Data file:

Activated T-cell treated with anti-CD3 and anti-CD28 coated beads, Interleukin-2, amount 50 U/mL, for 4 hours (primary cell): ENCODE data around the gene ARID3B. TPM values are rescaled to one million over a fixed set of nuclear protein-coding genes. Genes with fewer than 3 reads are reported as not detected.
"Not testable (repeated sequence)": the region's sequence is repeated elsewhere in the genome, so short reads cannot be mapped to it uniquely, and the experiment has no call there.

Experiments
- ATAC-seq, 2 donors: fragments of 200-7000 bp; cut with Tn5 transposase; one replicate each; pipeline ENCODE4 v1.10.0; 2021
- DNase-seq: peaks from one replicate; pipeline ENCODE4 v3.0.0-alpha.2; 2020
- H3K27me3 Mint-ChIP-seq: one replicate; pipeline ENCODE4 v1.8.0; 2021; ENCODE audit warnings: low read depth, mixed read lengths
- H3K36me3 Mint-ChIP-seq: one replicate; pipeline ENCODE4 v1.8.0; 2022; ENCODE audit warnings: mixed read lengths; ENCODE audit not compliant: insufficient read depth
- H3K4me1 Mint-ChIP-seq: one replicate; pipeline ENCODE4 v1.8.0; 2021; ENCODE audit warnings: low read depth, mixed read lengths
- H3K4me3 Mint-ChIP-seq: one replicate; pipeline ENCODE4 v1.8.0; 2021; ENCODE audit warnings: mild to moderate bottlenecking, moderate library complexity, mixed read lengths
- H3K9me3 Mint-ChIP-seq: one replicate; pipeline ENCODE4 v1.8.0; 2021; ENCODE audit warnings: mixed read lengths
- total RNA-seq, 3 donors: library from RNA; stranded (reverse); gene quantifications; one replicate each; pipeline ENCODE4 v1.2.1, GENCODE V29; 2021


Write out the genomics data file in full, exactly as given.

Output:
Activated T-cell treated with anti-CD3 and anti-CD28 coated beads, Interleukin-2, amount 50 U/mL, for 4 hours (primary cell): ENCODE data around the gene ARID3B. TPM values are rescaled to one million over a fixed set of nuclear protein-coding genes. Genes with fewer than 3 reads are reported as not detected.
"Not testable (repeated sequence)": the region's sequence is repeated elsewhere in the genome, so short reads cannot be mapped to it uniquely, and the experiment has no call there.

Experiments
- ATAC-seq, 2 donors: fragments of 200-7000 bp; cut with Tn5 transposase; one replicate each; pipeline ENCODE4 v1.10.0; 2021
- DNase-seq: peaks from one replicate; pipeline ENCODE4 v3.0.0-alpha.2; 2020
- H3K27me3 Mint-ChIP-seq: one replicate; pipeline ENCODE4 v1.8.0; 2021; ENCODE audit warnings: low read depth, mixed read lengths
- H3K36me3 Mint-ChIP-seq: one replicate; pipeline ENCODE4 v1.8.0; 2022; ENCODE audit warnings: mixed read lengths; ENCODE audit not compliant: insufficient read depth
- H3K4me1 Mint-ChIP-seq: one replicate; pipeline ENCODE4 v1.8.0; 2021; ENCODE audit warnings: low read depth, mixed read lengths
- H3K4me3 Mint-ChIP-seq: one replicate; pipeline ENCODE4 v1.8.0; 2021; ENCODE audit warnings: mild to moderate bottlenecking, moderate library complexity, mixed read lengths
- H3K9me3 Mint-ChIP-seq: one replicate; pipeline ENCODE4 v1.8.0; 2021; ENCODE audit warnings: mixed read lengths
- total RNA-seq, 3 donors: library from RNA; stranded (reverse); gene quantifications; one replicate each; pipeline ENCODE4 v1.2.1, GENCODE V29; 2021